A Phenomenological Study on Persistence to Program Completion of Students of a Second Language in Associate’s Degree in Nursing Programs in Central New York
Date of Award
Doctor of Education (EdD)
With an increasingly diverse U.S. general population and an increased need for nursing staff, the Institute of Medicine Future of Nursing (IOM, 2010) has called for a needed increase of racial/ethnic and gender diversity in the nursing workforce to reduce health disparities. The purpose of this study was to explore factors that influence academic success of nursing students who speak English as a second language (ESL) in Associate’s Degree in Nursing (ADN) Programs. This qualitative, phenomenological study used semi-structured, face-to-face, individual interviews with a convenience sample of eight nursing students. Essential themes included cultural and language differences limiting learning and communication; experiences of discrimination as a barrier to success; and financial and time related barriers in addition to revealing student motivations driven by (a) a passion for caring for people and nursing as a means of providing care; (b) a goal orientation, and (c) motivation driven by desire for better life, better future, and pride. Student strategies for dealing with challenges and the stress related to program completion included taking a break, talking to family, and crying to release tension and to relax. In addition, students recommended the formation of support groups or sharing groups to support ESL nursing students toward degree completion. These results of the qualitative, phenomenological analysis offer insight into the lived experience and struggles of these nursing students and can be used to inform and highlight needed support and direction for the development of programs to support ESL nursing student persistence and completion to graduation.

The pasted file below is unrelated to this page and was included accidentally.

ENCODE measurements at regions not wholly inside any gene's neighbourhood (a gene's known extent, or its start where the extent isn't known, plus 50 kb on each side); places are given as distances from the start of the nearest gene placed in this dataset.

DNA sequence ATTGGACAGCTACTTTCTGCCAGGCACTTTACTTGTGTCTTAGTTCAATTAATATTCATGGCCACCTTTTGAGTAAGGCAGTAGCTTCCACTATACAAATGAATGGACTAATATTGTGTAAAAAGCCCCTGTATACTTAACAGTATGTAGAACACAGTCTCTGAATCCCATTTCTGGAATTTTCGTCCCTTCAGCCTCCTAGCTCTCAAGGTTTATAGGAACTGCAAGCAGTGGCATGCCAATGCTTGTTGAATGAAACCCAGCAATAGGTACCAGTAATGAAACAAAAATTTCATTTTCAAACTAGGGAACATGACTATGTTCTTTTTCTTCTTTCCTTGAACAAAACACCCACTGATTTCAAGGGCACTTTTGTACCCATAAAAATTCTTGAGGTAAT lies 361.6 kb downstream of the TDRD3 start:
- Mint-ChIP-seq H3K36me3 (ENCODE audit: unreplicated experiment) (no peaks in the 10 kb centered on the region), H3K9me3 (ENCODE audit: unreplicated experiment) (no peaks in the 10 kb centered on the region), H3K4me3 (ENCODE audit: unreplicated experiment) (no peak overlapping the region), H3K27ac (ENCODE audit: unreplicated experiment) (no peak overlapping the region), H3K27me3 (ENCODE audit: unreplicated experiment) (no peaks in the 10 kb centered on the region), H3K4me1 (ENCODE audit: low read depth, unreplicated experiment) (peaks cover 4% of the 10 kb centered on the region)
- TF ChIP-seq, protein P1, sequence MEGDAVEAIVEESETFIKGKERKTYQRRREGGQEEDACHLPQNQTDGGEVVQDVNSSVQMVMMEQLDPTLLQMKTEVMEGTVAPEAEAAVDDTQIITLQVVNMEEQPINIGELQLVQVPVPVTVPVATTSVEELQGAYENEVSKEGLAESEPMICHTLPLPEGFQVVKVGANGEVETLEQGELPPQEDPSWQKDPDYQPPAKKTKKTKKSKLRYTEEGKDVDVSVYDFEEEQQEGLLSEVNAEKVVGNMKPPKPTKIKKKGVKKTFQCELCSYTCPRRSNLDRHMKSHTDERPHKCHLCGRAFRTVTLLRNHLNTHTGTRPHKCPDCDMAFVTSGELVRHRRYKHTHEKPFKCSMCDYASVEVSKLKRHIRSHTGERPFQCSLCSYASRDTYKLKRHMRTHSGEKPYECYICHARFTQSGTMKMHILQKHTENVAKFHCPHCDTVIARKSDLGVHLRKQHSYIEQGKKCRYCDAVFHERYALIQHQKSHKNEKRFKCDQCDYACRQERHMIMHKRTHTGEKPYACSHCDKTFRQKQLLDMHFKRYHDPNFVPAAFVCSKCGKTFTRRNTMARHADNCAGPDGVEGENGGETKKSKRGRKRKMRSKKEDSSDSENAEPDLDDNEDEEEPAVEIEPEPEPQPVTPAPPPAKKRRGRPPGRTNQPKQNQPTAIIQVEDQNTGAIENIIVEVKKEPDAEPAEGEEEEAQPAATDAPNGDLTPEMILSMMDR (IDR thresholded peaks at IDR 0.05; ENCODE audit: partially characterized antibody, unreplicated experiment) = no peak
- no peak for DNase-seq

Granato, Christina, "A Phenomenological Study on Persistence to Program Completion of Students of a Second Language in Associate’s Degree in Nursing Programs in Central New York" (2018). Education Doctoral. Paper 379.
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